Dear Steve, I made my girls all pillows out of Gregs shirts, they loved them . You might try doing that instead, although it was really hard cutting up some of his shirts but well worth it when I gave them away. but for now you guys need to try to enjoy each other and not go crazy trying to do everything at once, love Debbie
Thank you so much for your kind words - I admit that I am a little proud of myself too for doing all this without messing up the whole process...I'm not known among those who know me well as someone with a logical or business-like mind - more the opposite in truth.
The quilt is absolutely beautiful, and what an incredibly loving gift to have! I have saved a number of Larry's shirts, and some of his ties - he was such an old-school kind of guy, and wore suits and ties to occasions where these days people show up in jeans. I have some ideas of things I may attempt to make, but now I wish I had saved more to do exactly the same thing! Thank you for sharing that photo - if I make anything (once there is a room cleared enough to set up my sewing machine) I will share it here with you.
Stay warm, and as yo feel Greg's arms around you know that he is in fact doing just that...
Dear Mary Jane,
Thank you dear friend - you complete get my feelings about Christmas while staring around at my life in endless boxes and feeling like nothing seems familiar or like home - yet. Every so often Steve approaches me with a look of apprehension holding the pieces of something that didn't survive the move intact. I imagine he hopes I won't either get angry or burst into tears, but actually I just take a quick look, like some form of triage, and either say it can be fixed or pitch it. The only two things I truly cared about getting through this crazy experience without being broken is us!!!
We do plan to take our time as we unpack, although once Steve, bless his energetic heart, get's a bee in his bonnet about finding something in one of those endless boxes I might as well give up on talking him out of it - I'm much lazier, and "Fiddle-de-dee - tomorrow is another day" has been my mantra stolen from Scarlet O'Hara! His work ethic does shame me into getting up and starting to attack those boxes holding my studio stuff, or my doll collection, which so far has held no "surprises" - fingers crossed there.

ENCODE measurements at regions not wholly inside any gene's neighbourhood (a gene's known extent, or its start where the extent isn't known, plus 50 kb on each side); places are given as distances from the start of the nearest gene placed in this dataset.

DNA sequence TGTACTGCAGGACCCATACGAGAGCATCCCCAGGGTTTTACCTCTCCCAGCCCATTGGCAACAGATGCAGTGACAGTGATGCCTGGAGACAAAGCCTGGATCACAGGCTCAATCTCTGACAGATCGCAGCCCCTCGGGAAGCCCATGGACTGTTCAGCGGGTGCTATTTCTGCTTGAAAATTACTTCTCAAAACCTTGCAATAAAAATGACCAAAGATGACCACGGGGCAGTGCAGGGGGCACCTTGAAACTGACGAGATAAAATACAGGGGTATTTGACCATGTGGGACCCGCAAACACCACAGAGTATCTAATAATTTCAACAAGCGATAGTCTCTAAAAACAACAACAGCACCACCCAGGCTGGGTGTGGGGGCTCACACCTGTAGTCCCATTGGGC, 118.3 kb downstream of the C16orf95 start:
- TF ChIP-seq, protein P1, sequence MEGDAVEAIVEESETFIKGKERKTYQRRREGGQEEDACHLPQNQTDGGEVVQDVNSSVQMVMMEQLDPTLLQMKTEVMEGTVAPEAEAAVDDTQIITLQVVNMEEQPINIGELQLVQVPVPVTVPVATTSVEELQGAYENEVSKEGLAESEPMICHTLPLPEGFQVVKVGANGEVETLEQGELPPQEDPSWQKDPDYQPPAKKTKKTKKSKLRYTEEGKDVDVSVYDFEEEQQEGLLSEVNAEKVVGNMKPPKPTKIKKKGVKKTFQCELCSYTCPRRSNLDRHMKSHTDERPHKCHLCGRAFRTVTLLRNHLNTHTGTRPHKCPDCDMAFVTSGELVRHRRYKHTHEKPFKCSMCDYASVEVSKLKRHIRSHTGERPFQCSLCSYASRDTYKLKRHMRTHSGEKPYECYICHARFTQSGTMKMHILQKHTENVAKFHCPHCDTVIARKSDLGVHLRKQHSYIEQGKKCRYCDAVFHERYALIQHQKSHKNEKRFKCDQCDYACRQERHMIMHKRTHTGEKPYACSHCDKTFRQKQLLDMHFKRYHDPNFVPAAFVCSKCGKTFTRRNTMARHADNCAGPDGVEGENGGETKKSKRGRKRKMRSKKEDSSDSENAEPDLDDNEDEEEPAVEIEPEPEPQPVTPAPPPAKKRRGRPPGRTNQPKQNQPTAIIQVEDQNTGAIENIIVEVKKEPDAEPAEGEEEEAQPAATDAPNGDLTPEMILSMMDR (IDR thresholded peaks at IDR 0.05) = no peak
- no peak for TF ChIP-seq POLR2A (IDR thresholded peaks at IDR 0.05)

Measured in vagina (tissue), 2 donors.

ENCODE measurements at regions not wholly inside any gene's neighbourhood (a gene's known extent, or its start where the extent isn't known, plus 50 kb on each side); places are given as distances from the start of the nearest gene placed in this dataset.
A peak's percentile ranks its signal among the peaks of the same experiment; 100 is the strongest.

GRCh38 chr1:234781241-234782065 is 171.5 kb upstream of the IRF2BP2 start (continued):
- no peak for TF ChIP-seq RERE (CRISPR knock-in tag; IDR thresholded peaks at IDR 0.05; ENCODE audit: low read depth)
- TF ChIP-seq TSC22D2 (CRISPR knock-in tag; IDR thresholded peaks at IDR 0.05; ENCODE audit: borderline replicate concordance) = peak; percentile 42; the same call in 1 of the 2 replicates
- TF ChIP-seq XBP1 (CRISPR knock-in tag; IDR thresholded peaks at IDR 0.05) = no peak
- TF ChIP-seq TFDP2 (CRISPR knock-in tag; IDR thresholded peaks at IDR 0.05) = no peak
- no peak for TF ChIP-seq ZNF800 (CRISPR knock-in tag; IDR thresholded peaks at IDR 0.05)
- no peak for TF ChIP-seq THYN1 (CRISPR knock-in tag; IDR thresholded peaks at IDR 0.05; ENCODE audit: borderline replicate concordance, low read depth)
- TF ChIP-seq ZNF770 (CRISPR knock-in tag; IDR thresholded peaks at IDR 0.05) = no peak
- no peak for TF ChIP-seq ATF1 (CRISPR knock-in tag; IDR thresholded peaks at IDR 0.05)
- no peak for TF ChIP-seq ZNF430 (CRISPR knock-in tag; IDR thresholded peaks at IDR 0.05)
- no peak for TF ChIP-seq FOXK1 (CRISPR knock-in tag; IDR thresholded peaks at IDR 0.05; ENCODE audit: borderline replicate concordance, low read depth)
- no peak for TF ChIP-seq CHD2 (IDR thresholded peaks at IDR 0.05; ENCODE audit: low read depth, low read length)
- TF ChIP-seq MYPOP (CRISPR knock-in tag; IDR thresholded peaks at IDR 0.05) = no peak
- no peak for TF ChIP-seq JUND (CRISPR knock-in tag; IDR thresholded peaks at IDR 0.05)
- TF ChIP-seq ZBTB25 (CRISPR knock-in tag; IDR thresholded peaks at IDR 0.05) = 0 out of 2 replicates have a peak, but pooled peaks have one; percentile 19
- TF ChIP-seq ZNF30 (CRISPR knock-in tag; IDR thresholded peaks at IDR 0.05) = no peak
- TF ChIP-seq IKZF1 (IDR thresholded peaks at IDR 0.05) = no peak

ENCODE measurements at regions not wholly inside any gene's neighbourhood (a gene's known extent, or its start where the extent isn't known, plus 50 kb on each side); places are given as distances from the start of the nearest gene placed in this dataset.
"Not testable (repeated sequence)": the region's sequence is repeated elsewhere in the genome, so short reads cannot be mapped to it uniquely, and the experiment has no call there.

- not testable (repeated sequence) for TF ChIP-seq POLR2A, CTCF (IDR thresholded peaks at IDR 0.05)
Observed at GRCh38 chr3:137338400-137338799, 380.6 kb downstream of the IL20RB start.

I too saw the beautiful full moon overnight on New Year's Eve - our smoke detectors decided to malfunction and go off waking us and forcing us to disconnect them - don't worry, we're going out today for new ones to install for our safety.
I do so hope that you do really take from my move some inspiration about your own possessions and facing moving some day. It sounds corny and trite, but please believe me that if I can do it, then you can also - and if you need any boxes, we seem to have a few around that you are welcome to!
You are so sweet to say such wonderful things about my "courage" - I see myself as more of the "cowardly lion", although I do quote Dorothy often these days when walking into new places, saying to Steve "I don't think we're in Kansas anymore!" You're right, and thank for reminding me that the people I meet don't have the first hand experience of grieving a spouse, so say what is meant as kind and sympathetic things. I am quite pleasantly surprised that when I say "my husband Larry" nobody yet has even batted an eye or hesitated for a second. A few "northern" friends worry that I have stumbled into some backward place where I will be treated unkindly, or worse. So far, that is not my experience at all, and short of wandering into some biker bar by mistake, I think Steve and I are as safe here as we would be anywhere.
I know it's awfully cold where you are, and hope you stay safe and warm as this brutal winter persists - if you need a break, jump on a plane and come visit - our door is always open to family!